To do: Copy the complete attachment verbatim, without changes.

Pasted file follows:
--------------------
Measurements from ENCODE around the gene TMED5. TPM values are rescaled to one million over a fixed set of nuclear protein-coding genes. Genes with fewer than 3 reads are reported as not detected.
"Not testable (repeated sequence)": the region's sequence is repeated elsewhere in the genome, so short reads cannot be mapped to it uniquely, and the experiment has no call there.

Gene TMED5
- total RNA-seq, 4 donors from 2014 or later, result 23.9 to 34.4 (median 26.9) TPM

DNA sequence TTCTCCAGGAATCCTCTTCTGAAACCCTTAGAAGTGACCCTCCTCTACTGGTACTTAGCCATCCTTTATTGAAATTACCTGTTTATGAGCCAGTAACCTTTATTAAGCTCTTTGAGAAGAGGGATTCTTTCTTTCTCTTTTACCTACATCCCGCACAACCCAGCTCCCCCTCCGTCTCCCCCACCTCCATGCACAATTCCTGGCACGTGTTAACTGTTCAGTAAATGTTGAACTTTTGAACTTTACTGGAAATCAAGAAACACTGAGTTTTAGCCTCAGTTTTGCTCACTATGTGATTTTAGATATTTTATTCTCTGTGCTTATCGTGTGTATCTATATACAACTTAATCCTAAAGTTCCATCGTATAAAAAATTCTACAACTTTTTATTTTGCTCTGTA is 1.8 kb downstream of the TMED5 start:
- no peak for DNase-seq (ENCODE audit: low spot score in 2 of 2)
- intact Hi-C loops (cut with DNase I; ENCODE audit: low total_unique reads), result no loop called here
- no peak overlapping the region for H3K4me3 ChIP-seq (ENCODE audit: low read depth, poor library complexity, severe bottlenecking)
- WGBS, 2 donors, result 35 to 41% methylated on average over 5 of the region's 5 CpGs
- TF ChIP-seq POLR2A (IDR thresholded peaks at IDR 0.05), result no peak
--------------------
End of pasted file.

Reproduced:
Measurements from ENCODE around the gene TMED5. TPM values are rescaled to one million over a fixed set of nuclear protein-coding genes. Genes with fewer than 3 reads are reported as not detected.
"Not testable (repeated sequence)": the region's sequence is repeated elsewhere in the genome, so short reads cannot be mapped to it uniquely, and the experiment has no call there.

Gene TMED5
- total RNA-seq, 4 donors from 2014 or later, result 23.9 to 34.4 (median 26.9) TPM

DNA sequence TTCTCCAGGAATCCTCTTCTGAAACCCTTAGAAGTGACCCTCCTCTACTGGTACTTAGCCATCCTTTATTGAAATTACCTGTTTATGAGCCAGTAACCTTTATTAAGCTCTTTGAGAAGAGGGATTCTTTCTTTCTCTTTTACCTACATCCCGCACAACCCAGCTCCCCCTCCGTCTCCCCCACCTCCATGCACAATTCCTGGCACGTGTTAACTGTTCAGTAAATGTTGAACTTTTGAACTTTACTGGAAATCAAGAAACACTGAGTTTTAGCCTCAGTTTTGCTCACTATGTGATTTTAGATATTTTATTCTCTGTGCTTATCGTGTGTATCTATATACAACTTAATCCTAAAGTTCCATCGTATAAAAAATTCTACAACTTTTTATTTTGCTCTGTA is 1.8 kb downstream of the TMED5 start:
- no peak for DNase-seq (ENCODE audit: low spot score in 2 of 2)
- intact Hi-C loops (cut with DNase I; ENCODE audit: low total_unique reads), result no loop called here
- no peak overlapping the region for H3K4me3 ChIP-seq (ENCODE audit: low read depth, poor library complexity, severe bottlenecking)
- WGBS, 2 donors, result 35 to 41% methylated on average over 5 of the region's 5 CpGs
- TF ChIP-seq POLR2A (IDR thresholded peaks at IDR 0.05), result no peak